Jia Tolentino writes from an explicitly millennial perspective, but the “generation-defi ning” forces she so ably explores in Trick Mirror (Random House, $27)—the internet, feminism, the 2016 election--have touched everyone, no matter when they were born. Blending the intimate, honest approach of a personal essayist with an experienced cultural critic’s skepticism and range, Tolentino clarifies and complicates every subject she touches, from athleisurewear and reality shows (her story of appearing in one is priceless) to “difficult women” and drug use. Calling the name of today’s game “scamming,” she draws on her own experiences with blogs, books, and a megachurch—christened by its youthful members “the Repentagon”—to dissect some of the artifi ces at work today. These are mostly webbased, but even with familiar suspects like Amazon and Facebook Tolentino adds a lot to our understanding of how these forces affect us and how they stay so powerful; her discussion of the internet as a theater without a backstage is apt and memorable, as are her expositions of how feminism still knuckles under to the “tyranny of the ideal woman” and of how intensive marketing, dating only from the nuptials of Queen Victoria, has created “traditional” weddings where, for just tens of thousands of dollars, every woman can get the royal treatment for a day.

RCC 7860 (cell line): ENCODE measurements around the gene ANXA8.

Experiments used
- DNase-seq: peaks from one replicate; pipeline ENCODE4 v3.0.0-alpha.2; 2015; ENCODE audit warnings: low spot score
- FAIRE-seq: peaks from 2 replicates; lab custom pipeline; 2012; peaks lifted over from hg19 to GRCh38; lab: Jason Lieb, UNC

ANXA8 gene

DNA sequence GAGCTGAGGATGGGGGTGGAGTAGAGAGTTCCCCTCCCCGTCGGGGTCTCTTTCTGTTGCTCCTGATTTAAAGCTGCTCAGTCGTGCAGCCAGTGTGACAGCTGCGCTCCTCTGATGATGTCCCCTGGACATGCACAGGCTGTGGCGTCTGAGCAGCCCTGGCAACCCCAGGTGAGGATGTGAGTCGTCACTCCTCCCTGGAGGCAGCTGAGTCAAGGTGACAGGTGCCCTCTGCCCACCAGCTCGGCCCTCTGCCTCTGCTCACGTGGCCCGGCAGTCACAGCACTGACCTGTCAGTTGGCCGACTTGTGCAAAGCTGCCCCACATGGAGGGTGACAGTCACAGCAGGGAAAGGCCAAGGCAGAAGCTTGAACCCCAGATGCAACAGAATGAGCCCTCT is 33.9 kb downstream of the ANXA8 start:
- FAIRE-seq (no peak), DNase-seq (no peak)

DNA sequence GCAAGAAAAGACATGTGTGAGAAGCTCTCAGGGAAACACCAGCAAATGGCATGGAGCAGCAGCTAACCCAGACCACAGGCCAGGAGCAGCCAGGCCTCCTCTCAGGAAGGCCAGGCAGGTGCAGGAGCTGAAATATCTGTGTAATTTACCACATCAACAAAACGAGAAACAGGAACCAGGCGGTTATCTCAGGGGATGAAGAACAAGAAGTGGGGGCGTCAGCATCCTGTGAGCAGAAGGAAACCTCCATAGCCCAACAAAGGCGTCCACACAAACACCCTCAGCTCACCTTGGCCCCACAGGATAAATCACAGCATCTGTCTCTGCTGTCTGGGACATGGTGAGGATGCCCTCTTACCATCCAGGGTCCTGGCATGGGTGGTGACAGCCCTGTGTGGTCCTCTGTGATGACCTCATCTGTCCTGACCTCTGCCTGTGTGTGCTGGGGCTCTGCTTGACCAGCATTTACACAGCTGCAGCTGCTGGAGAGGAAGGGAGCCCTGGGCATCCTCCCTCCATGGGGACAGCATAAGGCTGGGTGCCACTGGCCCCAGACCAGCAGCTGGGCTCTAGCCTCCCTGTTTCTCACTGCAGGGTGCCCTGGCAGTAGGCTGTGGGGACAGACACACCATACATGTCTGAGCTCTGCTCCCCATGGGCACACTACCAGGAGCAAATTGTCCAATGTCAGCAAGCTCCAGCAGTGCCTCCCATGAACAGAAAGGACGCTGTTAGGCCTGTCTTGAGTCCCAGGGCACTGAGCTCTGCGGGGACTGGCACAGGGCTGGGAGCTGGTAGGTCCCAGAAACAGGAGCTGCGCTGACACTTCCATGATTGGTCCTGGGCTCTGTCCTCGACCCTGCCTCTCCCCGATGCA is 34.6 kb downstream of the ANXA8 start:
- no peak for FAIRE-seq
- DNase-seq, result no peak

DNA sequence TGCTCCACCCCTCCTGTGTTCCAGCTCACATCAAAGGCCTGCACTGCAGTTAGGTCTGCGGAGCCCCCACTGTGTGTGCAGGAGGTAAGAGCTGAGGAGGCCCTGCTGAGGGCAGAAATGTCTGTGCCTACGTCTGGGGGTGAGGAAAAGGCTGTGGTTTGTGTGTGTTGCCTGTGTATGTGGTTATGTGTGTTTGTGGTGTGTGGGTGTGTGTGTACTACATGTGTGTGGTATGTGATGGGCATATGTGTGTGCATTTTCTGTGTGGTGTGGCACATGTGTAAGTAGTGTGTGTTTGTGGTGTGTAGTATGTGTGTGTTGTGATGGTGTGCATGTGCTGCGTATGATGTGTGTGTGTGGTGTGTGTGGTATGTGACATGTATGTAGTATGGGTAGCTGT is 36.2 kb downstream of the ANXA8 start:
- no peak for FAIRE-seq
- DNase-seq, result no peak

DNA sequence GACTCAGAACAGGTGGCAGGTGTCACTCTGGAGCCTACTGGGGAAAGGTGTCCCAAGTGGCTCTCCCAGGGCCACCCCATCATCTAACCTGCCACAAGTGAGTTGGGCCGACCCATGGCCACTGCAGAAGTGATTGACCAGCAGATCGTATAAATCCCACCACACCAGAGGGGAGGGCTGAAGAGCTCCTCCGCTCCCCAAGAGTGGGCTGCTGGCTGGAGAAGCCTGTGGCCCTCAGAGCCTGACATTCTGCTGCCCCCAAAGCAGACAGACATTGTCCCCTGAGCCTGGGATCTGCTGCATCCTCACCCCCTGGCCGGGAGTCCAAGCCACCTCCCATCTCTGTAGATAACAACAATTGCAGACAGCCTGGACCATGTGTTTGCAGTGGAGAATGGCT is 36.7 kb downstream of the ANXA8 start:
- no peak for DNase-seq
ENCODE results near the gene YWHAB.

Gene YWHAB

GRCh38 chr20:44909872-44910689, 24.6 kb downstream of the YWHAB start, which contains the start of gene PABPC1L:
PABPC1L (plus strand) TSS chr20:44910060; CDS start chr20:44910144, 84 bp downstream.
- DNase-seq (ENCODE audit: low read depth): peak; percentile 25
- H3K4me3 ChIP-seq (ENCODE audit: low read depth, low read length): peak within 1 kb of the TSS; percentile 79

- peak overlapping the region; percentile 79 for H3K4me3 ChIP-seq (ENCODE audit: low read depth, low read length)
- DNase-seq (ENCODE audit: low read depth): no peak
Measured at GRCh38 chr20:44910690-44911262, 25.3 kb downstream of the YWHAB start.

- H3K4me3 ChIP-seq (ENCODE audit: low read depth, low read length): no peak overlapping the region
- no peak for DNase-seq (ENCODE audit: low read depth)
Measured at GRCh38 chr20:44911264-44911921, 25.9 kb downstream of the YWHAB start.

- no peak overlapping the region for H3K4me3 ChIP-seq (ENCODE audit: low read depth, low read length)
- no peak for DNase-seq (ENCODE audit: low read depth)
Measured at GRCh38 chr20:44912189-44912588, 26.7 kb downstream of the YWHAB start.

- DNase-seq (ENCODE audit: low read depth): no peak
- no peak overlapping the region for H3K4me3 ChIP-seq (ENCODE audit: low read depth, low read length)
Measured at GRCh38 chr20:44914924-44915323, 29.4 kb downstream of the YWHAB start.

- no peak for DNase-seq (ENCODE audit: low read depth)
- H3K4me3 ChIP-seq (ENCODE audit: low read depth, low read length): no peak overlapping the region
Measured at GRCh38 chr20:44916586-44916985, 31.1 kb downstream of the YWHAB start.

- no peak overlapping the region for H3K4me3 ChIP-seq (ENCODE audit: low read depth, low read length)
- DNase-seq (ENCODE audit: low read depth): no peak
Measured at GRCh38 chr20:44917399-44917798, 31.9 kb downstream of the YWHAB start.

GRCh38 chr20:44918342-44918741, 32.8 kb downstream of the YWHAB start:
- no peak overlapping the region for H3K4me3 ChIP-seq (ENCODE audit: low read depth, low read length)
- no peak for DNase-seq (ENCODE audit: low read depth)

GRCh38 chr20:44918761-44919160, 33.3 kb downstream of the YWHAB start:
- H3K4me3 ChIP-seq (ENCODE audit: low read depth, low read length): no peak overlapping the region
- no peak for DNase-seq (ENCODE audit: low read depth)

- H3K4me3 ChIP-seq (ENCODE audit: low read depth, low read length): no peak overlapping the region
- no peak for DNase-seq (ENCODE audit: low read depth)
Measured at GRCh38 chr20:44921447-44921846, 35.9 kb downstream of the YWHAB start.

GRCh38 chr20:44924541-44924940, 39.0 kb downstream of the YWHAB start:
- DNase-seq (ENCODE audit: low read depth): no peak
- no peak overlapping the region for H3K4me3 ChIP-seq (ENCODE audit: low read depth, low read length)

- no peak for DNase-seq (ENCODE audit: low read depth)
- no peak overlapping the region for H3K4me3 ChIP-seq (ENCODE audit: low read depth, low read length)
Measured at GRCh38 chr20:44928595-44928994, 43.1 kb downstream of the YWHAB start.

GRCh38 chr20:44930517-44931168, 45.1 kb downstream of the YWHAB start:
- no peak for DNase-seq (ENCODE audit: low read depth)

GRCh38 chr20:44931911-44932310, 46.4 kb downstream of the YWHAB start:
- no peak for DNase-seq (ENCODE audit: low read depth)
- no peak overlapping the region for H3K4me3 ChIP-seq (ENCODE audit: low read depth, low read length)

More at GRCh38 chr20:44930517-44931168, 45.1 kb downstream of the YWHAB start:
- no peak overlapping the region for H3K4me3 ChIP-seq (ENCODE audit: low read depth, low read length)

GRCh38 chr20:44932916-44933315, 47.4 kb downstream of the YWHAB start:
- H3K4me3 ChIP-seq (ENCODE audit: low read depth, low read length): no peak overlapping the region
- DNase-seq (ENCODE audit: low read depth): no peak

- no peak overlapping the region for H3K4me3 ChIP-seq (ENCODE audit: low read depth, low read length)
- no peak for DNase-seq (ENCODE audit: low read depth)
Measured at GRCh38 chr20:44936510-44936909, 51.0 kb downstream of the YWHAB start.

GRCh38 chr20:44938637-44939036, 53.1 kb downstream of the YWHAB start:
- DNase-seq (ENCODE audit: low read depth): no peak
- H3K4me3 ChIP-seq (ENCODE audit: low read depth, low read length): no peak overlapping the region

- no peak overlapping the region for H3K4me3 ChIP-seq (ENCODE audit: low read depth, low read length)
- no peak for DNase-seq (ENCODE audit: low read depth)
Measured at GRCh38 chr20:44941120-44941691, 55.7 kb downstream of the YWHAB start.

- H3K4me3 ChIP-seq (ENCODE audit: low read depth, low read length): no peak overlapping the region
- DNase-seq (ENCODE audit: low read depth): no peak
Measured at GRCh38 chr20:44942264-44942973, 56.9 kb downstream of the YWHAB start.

Trick Mirror by Jia Tolentino
Submitted by anippert on Thu, 2019-12-05 14:35
Availability: Special Order—Subject to Availability
Published: Random House - August 6th, 2019